The programme was described as a ‘mix of music from composers living and working in the UK and the USA’. It began with Duet by Steve Reich, written in 1993 and dedicated, as Reich has written, ‘to Yehudi Menuhin and to those ideals of international understanding which Sir Yehudi has practised throughout his life’. Shibe shared the stage with two violinists from Sinfonia Cymru and a few lower strings from the orchestra. The violinists were Haim Choi and Maria Ismini Anastasiadou. Haim Choi, leader of Sinfonia Cymru is an outstanding young musician of great promise, technically assured and a vibrant presence on stage who ‘dances’ her music as beautifully as she plays it. Anastaiadou was also very impressive in a piece which is not without its difficulties, in its many subtle variations of rhythmic patterns and tightly written canons.

It would be impractical to attempt to discuss, however briefly, all the other eight works which followed and so no silent aspersions are intended and I will simply limit my comments to those pieces I found most interesting, on what were largely first hearings.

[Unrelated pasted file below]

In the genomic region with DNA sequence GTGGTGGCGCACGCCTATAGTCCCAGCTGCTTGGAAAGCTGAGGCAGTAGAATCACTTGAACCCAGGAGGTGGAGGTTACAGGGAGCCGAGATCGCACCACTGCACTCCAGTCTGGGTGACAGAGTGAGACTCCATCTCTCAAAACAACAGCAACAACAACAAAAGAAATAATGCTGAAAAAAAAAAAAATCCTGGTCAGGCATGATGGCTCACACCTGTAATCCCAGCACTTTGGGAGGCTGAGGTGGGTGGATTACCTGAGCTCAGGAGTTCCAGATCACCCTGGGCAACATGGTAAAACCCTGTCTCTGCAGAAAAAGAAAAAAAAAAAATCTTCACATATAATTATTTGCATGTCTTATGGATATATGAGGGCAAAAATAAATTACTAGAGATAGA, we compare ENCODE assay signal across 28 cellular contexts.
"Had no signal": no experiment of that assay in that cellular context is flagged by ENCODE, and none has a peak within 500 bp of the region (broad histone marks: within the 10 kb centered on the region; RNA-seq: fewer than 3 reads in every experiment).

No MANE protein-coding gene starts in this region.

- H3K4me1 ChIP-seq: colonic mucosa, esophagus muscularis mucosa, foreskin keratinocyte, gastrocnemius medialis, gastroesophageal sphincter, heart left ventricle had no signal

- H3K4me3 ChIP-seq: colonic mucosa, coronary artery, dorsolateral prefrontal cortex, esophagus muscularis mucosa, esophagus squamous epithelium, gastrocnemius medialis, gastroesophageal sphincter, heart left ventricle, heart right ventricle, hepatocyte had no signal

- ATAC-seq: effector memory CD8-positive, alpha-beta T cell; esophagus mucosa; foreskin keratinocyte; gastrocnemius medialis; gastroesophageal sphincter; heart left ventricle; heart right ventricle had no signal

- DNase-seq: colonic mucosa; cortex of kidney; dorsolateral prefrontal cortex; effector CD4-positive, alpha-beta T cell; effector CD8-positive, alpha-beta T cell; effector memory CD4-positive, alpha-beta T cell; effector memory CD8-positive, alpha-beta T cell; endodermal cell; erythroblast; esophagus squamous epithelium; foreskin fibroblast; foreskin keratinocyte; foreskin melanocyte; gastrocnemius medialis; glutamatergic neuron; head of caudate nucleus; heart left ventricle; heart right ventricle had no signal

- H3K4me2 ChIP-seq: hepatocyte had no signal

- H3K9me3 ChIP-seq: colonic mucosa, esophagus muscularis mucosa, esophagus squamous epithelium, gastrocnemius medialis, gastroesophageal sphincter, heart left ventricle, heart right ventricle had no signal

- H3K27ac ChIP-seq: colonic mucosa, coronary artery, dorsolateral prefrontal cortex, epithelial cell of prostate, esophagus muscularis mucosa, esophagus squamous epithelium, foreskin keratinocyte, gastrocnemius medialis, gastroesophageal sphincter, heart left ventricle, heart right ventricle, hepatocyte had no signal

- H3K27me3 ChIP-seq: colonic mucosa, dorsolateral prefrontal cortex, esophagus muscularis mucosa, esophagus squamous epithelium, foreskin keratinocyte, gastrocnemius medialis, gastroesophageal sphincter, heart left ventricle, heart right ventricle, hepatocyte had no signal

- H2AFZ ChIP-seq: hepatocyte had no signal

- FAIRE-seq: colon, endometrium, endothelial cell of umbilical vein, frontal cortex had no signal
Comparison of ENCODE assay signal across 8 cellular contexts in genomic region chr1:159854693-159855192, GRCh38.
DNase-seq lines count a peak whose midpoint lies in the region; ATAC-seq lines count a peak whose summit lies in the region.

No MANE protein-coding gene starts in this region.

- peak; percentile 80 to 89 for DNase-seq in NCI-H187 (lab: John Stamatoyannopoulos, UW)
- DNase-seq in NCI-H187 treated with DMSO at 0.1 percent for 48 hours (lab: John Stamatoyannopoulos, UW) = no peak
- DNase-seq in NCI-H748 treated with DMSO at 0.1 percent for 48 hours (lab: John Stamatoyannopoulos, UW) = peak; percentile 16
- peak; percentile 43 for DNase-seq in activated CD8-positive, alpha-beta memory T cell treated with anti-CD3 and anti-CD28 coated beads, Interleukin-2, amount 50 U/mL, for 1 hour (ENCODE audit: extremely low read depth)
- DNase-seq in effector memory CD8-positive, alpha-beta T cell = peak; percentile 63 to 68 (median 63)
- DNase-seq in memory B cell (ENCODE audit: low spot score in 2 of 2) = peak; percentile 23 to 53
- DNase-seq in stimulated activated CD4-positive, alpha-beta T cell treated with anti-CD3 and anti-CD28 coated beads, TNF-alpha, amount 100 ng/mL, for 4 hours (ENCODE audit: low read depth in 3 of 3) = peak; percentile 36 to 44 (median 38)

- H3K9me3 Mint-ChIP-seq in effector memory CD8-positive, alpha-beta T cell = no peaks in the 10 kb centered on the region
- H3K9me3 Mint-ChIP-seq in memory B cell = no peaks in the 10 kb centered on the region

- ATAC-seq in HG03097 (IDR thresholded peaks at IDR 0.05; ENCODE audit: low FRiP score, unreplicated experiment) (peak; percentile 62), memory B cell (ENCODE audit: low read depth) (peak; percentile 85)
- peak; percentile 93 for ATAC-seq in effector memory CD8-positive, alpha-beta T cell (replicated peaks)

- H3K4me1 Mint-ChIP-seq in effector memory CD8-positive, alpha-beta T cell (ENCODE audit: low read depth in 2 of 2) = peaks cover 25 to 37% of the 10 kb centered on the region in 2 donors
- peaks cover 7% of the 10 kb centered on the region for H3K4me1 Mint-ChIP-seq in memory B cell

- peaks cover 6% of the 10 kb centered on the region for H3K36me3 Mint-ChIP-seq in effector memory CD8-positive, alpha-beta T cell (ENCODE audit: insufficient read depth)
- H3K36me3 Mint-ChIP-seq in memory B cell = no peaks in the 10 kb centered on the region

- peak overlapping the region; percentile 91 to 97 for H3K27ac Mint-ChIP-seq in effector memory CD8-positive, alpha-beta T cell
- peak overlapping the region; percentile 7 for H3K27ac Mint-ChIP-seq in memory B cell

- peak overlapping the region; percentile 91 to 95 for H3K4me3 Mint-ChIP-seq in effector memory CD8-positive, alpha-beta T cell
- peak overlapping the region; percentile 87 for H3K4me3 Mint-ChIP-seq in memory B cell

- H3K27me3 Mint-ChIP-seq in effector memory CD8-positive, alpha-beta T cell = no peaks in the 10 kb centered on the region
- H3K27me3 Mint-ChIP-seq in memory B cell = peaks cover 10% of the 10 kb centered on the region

I found Laura Snowden’s Into the Light (composed in 2021 for the series Nature Unwrapped at King’s Place in London) beautiful and captivating. I was only able to read Snowden’s programme note after I had heard the work. At the time of hearing it I ‘understood’ it as a fable of a movement out of darkness towards light, a movement that might have been spiritual or psychological. When, later, I read the composer’s note on the piece I found that my interpretation was both wrong and right. Snowden (herself a guitarist) writes that the piece was ‘inspired by bird migrations. The first section has a sense of trepidation and danger as the birds embark on their journey. The middle section is a moment of rest – a bird is injured – and the end of the piece drives towards the light as the birds fly off high into the sky. The story of the piece can equally be taken more metaphorically!’.